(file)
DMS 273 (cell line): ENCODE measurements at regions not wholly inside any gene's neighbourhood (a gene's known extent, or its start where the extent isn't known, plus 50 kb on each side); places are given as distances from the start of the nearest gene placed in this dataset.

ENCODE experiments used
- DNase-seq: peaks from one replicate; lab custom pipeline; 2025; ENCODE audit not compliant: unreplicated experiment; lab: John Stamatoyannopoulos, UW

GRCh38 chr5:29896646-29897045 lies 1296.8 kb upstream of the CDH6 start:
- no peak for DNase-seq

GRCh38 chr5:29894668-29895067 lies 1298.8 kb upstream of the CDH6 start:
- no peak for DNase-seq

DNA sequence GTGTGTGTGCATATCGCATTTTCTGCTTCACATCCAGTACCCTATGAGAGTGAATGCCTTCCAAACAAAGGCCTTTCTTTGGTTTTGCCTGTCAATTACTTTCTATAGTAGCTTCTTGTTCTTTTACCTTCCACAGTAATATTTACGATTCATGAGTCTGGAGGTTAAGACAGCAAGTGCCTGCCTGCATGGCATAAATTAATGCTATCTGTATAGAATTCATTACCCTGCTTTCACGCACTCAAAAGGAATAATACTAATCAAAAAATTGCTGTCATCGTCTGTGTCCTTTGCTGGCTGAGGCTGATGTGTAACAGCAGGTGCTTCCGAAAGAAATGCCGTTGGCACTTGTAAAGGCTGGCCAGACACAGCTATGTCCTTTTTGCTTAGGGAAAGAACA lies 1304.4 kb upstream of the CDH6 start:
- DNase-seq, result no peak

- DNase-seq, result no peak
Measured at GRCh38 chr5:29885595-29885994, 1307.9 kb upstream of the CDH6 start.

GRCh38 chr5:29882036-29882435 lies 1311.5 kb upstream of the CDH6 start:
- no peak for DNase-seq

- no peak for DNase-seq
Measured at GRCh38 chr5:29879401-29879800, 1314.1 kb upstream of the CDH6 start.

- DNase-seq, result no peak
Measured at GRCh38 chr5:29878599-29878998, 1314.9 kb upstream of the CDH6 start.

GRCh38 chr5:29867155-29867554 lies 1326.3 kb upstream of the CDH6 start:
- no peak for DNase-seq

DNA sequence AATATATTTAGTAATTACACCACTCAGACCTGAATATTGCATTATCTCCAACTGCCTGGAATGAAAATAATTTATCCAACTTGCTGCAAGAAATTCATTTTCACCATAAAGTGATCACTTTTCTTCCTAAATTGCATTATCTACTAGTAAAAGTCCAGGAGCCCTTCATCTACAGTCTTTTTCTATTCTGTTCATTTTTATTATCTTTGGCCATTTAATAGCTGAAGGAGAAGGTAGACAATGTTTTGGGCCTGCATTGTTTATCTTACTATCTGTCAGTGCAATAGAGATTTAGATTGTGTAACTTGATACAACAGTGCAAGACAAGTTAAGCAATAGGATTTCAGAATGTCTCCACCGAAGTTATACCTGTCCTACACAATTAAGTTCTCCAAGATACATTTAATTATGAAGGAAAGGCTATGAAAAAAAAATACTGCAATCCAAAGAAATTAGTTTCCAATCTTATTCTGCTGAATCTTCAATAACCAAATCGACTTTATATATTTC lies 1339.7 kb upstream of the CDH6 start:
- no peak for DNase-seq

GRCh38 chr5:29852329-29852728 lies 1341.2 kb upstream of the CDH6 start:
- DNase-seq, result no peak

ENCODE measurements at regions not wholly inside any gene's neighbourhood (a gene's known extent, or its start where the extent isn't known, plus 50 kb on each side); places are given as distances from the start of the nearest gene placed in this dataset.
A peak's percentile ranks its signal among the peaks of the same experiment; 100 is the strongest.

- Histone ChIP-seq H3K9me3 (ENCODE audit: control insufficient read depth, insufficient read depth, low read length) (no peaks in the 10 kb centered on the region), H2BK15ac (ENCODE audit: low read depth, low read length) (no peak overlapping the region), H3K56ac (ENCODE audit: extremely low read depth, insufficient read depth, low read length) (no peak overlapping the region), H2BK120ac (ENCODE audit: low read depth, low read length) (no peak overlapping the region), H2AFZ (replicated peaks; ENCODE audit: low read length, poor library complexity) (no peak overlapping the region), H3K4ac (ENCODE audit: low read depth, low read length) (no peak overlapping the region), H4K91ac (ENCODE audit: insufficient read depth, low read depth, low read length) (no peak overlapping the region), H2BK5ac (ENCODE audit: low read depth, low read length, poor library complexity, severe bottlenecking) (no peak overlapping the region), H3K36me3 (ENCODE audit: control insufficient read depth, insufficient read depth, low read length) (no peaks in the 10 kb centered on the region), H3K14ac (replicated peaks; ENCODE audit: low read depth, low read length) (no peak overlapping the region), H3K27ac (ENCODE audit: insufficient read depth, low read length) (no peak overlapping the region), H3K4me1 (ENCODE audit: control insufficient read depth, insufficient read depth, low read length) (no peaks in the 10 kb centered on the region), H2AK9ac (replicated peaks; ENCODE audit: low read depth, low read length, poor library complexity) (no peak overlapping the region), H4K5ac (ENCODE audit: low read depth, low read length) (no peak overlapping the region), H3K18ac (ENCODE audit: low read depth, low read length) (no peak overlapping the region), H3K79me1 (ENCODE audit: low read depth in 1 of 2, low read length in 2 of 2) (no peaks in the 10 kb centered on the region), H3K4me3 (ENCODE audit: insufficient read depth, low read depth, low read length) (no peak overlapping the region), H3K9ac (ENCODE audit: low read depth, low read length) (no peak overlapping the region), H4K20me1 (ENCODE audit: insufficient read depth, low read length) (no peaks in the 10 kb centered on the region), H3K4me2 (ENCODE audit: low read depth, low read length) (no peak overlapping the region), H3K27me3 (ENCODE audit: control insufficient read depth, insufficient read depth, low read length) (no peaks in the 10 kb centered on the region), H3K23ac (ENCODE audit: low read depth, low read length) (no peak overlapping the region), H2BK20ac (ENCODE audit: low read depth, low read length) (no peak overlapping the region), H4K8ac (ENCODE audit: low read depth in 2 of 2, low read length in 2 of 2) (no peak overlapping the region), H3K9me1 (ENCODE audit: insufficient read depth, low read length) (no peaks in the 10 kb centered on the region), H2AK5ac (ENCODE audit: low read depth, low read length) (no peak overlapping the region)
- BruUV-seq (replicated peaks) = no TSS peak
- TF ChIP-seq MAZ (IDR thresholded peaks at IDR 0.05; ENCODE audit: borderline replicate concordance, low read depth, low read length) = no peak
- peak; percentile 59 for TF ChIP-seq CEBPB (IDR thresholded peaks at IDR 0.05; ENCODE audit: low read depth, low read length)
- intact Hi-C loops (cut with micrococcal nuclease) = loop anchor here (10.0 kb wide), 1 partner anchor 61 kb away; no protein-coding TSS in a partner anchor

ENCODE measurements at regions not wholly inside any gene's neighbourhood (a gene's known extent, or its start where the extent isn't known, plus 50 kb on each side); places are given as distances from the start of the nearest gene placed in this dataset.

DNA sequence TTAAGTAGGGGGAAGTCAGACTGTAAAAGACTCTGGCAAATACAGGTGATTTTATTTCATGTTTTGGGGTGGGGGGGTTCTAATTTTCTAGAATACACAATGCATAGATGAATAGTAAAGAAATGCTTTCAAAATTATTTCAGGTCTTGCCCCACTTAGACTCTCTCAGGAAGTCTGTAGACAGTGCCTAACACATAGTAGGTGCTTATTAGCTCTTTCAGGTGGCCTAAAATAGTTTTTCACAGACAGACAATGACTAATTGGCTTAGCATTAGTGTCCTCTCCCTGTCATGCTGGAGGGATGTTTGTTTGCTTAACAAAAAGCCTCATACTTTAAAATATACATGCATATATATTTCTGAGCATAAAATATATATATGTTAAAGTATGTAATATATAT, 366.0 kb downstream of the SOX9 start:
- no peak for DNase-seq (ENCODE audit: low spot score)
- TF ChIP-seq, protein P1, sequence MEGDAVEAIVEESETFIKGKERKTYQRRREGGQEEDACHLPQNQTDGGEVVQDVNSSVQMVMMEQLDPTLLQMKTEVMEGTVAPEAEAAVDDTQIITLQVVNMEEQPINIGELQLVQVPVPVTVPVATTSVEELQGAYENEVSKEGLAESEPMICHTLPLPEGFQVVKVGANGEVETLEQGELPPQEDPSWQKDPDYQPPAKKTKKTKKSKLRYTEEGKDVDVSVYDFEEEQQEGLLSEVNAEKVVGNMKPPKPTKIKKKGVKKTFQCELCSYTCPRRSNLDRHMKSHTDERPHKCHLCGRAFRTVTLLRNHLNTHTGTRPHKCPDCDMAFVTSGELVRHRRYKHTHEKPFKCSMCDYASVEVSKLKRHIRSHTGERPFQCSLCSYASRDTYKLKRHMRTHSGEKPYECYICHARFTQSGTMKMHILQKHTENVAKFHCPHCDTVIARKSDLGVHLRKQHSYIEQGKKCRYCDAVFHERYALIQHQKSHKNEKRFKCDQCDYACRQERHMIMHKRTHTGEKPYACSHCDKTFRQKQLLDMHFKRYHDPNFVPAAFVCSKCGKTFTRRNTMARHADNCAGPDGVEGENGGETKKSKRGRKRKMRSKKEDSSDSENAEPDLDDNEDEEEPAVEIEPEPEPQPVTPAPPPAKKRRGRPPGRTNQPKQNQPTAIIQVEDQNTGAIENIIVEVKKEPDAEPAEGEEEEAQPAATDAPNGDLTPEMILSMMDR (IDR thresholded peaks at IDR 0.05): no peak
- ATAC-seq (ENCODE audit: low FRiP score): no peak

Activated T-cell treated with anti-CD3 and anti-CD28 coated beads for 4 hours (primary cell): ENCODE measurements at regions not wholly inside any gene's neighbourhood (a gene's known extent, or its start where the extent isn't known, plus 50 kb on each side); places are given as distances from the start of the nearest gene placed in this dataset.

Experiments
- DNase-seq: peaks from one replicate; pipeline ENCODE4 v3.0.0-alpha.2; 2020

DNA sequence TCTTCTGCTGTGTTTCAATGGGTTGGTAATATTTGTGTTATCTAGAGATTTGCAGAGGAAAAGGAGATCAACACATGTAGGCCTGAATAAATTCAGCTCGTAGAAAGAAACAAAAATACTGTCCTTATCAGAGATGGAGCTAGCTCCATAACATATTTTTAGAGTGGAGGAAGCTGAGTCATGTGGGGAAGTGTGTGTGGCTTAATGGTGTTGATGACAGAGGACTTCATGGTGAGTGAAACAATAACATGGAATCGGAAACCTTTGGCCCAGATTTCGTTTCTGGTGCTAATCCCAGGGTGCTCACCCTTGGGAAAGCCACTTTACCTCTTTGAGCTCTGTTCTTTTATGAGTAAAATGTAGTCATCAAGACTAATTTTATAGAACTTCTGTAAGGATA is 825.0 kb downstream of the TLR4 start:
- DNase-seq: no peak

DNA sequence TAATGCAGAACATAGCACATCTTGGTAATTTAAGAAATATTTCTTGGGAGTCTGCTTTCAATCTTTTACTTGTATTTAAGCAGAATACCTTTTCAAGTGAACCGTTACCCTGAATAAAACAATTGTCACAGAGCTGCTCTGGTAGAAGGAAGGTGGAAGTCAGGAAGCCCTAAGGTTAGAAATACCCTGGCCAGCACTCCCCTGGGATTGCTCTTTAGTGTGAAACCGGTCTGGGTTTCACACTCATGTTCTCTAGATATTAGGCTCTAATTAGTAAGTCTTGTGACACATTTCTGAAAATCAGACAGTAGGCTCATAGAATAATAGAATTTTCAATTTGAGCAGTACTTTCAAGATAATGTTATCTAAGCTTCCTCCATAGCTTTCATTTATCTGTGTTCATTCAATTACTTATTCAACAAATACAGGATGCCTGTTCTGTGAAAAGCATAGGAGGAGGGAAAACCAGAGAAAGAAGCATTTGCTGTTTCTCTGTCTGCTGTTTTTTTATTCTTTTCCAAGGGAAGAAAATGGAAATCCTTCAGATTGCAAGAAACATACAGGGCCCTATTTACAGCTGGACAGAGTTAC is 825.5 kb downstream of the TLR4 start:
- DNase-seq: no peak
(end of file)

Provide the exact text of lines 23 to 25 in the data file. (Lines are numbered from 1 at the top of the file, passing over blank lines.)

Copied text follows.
- DNase-seq, result no peak

ENCODE measurements at regions not wholly inside any gene's neighbourhood (a gene's known extent, or its start where the extent isn't known, plus 50 kb on each side); places are given as distances from the start of the nearest gene placed in this dataset.
A peak's percentile ranks its signal among the peaks of the same experiment; 100 is the strongest.